Meet the Company – Actor, James Ronan

S

What We Have Been / What We May Be

Time to speak to James Ronan, who made his Bard debut in 2014 as Cassio in Othello and a brilliant Benedick in Much Ado About Nothing.

 

1. When, where and what was your first encounter with Bard in the Botanics?

My first encounter was in the library at school where they left newspapers and I remember reading a review…..i think it may have been for Othello….not 100% sure and I just remembered the name it stuck in my head somehow….and then I ended up working for Bard on another production of Othello! I may of course be wrong, it could have been a different show entirely but it sounds a bit poetic so left’s not delve into the facts too much!

 

2. Who would you describe as an unsung hero of Bard in the Botanics?

Carys Hobbs!!!! Carys is like a one woman army! She takes over the library in the Botanics and either makes from scratch or sources all the costumes for everything! On Much Ado she had soooo much to do and just got on with it, without ever seeming to flag or get grumpy and produced amazing results. She has strong ideas but is open to your suggestions (something which runs through all the core team at Bard) so it’s the best way of working really. Everyone brings so much to the table but is open to the thoughts and input of others so everyone is invested and gets along!

 

3. Which individual performance by an actor has made a particularly lasting impression on you (it might be one that you saw, worked with or was in a production you were involved with)?

God it’s very hard to say – I was surrounded by wonderful actors from the moment I got there. It was lovely seeing someone like George Docherty investing 3 different characters with finesse and minimum of fuss, Kirk Bage really rise to a part of the great complexity of Iago, Louise McCarthy and Jen Dick being incredibly bold and brave in very different ways and of course Nicole Cooper breaking every heart in the audience every night. What I really wish is that I had seen other performances in Julius Caesar as there were these wonderful actors I’d heard about but never had the opportunity to see! Also it was lovely to work with some of the younger actors on placements and seeing them grow over the course of the run and rehearsal period, some stars in the making!

 

4. Of your own work, what is the most fulfilling production you’ve been a part of?

For me I loved doing Much Ado – it’s a play filled with love and contradiction and moments of momentous choice. Also the production managed to take the play and plug it directly into a feeling of the here and now which was special and really helped it to engage with the audience on a visceral level it mightn’t otherwise have had. I still have nightmares about the performances where I was sub-par but it is definitely the most wonderful experience I have had playing a part, I have been better but I have never cared more about what I was doing.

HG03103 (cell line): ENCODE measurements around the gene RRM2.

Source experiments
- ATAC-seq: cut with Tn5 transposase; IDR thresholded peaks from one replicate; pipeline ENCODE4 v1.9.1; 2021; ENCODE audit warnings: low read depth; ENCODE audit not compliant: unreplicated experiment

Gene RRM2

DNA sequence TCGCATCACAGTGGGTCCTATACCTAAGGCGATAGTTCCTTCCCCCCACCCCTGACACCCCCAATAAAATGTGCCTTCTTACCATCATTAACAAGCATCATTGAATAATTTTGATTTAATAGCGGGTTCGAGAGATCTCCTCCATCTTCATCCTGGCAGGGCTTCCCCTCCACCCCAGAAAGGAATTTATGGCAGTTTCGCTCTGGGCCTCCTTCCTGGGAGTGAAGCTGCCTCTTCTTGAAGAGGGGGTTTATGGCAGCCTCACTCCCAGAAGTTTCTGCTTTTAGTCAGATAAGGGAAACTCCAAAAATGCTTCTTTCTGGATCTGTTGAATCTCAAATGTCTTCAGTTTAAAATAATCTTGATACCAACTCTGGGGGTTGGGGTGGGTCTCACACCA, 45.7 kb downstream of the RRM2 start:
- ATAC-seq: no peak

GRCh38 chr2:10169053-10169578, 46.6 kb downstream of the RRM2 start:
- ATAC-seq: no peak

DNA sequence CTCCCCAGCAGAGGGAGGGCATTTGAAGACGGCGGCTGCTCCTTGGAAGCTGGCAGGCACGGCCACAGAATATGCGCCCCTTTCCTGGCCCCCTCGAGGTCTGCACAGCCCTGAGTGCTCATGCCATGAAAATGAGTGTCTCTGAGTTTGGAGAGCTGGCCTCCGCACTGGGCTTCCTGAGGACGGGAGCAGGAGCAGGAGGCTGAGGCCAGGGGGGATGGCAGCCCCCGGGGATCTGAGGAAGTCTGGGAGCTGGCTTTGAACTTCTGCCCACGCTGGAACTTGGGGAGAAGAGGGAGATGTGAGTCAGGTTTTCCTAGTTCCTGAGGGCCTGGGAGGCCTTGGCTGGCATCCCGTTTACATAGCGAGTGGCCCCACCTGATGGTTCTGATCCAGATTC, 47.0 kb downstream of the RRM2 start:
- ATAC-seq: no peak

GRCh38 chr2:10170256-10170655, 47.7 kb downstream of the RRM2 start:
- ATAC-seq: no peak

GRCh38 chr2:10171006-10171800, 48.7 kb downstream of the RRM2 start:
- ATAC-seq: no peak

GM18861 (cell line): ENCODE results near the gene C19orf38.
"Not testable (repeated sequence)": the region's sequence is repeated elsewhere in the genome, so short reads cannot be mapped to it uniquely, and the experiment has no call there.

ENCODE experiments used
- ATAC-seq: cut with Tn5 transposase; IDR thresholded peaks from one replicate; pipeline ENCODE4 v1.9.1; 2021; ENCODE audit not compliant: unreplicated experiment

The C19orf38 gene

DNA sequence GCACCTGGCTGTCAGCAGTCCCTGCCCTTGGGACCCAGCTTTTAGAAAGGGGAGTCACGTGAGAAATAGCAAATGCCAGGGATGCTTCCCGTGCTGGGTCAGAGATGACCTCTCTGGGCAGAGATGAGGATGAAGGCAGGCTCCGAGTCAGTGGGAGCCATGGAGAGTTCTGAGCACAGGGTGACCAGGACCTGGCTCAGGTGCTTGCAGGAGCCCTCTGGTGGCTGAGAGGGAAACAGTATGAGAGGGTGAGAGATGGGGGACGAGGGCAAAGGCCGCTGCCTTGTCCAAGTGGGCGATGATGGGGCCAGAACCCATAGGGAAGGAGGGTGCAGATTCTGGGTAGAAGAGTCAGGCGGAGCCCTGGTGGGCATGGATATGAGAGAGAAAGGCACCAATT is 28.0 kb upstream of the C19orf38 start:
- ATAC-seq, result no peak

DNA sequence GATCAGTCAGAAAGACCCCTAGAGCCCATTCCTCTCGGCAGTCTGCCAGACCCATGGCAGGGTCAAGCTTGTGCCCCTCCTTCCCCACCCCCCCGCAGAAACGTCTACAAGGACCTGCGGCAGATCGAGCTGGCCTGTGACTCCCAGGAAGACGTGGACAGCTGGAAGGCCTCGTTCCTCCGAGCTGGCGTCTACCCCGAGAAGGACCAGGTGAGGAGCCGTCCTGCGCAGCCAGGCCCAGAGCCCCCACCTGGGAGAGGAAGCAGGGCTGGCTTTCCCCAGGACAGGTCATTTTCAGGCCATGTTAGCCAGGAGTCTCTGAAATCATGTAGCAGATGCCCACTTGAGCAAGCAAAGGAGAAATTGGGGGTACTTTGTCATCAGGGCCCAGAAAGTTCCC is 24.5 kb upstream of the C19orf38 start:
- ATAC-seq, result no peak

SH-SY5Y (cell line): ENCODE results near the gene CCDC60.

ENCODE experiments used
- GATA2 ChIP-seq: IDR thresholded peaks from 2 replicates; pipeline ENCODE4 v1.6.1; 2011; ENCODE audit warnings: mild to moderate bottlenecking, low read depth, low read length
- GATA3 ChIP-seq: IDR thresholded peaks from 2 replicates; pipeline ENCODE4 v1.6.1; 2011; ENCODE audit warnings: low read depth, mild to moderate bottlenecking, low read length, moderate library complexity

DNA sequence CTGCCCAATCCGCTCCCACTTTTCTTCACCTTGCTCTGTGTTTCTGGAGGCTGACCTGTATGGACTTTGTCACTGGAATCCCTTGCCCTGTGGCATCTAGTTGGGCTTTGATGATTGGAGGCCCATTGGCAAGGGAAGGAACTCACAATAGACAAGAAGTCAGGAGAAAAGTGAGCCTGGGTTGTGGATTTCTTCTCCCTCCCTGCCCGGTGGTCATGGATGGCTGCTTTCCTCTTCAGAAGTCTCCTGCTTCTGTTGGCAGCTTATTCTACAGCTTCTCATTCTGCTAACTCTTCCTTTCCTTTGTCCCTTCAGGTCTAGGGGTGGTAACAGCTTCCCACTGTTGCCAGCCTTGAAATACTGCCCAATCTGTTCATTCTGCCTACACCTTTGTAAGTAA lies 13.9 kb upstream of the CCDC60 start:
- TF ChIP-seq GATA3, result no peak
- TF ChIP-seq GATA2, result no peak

5. Which Bard in the Botanics production or performance did you miss that you wish you’d seen?

Ah already answered that one! Julius Caesar – it was such a shame to have missed seeing Tim and Paul at work and Jen as a director! But it meant we didn’t miss a show of Much Ado which would have made me feel much worse so I guess I cant complain!

 

6. Which costume (of yours or someone else’s) would you most like to have worn or is simply your favourite?

Jen’s costume as the Duck-face (sorry Duchess was pretty great!) and I quite liked the Military dress uniform I got to wear at the end of Much Ado, but nothing beats wearing a Beavis and Butthead tshirt in a 400 yr old play and getting away with it – well done Carys again!

 

7. What is your favourite spot in the Botanics Gardens, known or unknown?

Well Centre stage of course!!!! There are many but I’ll keep those private – anywhere where you can listen or observe unknown I guess….which makes me sound a little creepyt!!! but I mean it in the sense that there’s something magical about being in a play and waiting to come on and watching the action and watching the audience watch it….any place like that is always great.

 

8. Bard in the Botanics has staged 24 of Shakespeare’s plays. Which of the titles we haven’t yet produced are you most excited about being staged?

Coriolanus, Love’s Labours Lost, King John, Richard II are the ones that stand out for me filled to the brim with wonderful language! But I also want to see Gordon do Merry Wives – I think it will be brilliant when he does!

Early Bird Ticket Offer for Bard 2014!

Facebook-BITB_2014_cover

Early Bird Ticket Offer

  

2014 sees Bard in the Botanics stage its most ambitious and exciting season ever, featuring brand new productions of:

  • The Comedy of Errors

  • Henry IV

  • Henry V

  • Hamlet

 

We want to make sure that as many people as possible can enjoy this summer’s performances so we’ve introduced an Early Bird Ticket Offer, with 170 tickets for The Comedy of Errors and Henry V on sale for just £5.